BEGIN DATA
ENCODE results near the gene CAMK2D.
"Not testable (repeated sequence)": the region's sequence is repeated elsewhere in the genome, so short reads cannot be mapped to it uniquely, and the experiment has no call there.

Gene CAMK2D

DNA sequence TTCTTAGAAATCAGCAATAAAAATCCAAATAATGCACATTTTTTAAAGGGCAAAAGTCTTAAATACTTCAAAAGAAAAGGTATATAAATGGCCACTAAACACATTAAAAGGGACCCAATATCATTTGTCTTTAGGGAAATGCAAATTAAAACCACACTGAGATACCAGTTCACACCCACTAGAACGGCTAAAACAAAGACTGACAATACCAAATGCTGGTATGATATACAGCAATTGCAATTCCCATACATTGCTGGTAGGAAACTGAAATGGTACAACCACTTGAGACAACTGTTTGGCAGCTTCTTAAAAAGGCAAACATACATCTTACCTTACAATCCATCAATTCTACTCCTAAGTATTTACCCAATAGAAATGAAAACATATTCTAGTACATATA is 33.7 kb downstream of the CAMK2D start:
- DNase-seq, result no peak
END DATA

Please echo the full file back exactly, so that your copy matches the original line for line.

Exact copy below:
ENCODE results near the gene CAMK2D.
"Not testable (repeated sequence)": the region's sequence is repeated elsewhere in the genome, so short reads cannot be mapped to it uniquely, and the experiment has no call there.

Gene CAMK2D

DNA sequence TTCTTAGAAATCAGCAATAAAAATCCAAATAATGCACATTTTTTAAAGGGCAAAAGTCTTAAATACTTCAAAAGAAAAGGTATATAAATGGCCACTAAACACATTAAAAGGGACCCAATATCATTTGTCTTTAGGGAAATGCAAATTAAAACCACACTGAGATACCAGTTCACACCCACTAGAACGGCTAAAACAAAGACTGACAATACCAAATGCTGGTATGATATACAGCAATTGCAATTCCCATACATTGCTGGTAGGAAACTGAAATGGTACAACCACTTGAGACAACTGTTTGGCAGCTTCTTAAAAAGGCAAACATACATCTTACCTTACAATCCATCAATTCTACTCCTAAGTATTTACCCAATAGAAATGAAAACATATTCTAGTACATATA is 33.7 kb downstream of the CAMK2D start:
- DNase-seq, result no peak